WEEK IN RELIGION

The United Synagogue of Conservative Judaism, the body that governs America’s second-largest stream of Judaism, recently sanctioned the practice of welcoming non-Jews as members. Although some Conservative synagogues have already welcomed non-Jews, the general assembly of the USCJ voted, 94-8, to allow individual congregations to decide if they will extend membership to non-Jews. Vice chair of the USCJ’s Commission on Community and Covenant Rabbi Stewart Vogel said synagogues should be open to those who wish to be a part of the Jewish community. “We encourage a spirit of welcoming that can strengthen the connections of all,” Vogel said. The Commission on Community and Covenant was convened last year to find ways to engage interfaith couples. The Conservative movement considers itself to be between the Reform movement (the largest street of Judaism in the U.S. and has less strict interpretation of Jewish law) and the more traditional Orthodox Judaism. Although Conservative Judaism ordains women rabbis and sanctifies the marriage of gay couples, it currently does not allow its clergy to preside at interfaith weddings.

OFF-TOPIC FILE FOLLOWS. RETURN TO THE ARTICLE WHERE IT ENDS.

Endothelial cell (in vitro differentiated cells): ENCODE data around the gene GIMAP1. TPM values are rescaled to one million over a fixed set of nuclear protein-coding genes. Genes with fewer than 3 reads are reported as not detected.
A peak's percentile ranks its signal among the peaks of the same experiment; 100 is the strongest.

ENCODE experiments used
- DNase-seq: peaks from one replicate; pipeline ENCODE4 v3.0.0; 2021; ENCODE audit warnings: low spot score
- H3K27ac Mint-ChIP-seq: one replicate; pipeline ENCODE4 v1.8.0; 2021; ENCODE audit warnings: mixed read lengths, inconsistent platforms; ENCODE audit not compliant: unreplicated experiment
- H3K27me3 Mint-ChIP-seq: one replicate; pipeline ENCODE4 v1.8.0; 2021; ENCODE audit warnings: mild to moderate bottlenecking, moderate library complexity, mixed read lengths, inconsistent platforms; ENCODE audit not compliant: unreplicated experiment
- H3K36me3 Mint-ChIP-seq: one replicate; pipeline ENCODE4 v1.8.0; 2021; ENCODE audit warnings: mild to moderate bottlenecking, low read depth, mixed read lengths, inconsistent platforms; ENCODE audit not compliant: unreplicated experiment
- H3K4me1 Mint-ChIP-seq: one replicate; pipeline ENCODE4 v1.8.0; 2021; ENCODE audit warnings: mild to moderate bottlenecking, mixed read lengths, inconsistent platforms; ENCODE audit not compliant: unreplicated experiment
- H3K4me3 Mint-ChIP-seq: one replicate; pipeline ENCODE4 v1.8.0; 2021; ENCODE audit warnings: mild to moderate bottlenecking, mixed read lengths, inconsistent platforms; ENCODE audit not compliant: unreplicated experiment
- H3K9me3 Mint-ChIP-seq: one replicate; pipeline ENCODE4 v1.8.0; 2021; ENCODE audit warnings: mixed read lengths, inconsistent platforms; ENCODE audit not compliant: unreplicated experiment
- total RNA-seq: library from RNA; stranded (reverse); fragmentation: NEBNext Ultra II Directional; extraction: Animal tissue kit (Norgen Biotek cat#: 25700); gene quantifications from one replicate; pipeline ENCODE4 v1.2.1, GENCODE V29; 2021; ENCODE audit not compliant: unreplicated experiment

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SURVEY SAYS

Most white evangelicals ‘very concerned’ about Islamic extremism

According to a recent survey conducted by the Pew Research Center, 54 percent of Protestants said they were “very concerned” about extremism in the name of Islam in the U.S., while 44 percent of Catholics and 27 percent of religious “nones” said they were “very concerned.”

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GOOD BOOK?

“Lies We Believe About God” by Wm. Paul Young

Wm. Paul Young has been called a heretic for the ways he vividly portrays God’s love through his novels. Here he shares twenty-eight commonly uttered and sometimes seemingly innocuous things we say about God. Young exposes these as lies that keep us from having a full, loving relationship with our Creator. With personal anecdotes and sharing the compassion readers felt from the “Papa” portrayed in “The Shack,” Young encourages readers to think anew about important issues including sin, religion, hell, politics, identity, creation, human rights, and helping us discover God’s deep and abiding love.

— Atria Books

THE WORD

ecumenism: A modern theological and social term referring to the effort to promote understanding and cooperation among diverse Christian groups.

— ReligionStylebook.com

RELIGION AROUND THE WORLD

According to the CIA World Factbook, the religious makeup of Fiji is:

— Protestant: 45 percent

— Hindu: 27.9 percent

— Other Christian: 10.4 percent

— Roman Catholic: 9.1 percent

— Muslim: 6.3 percent

— Sikh: 0.3 percent

— Other: 0.3 percent

— None: 0.8 percent

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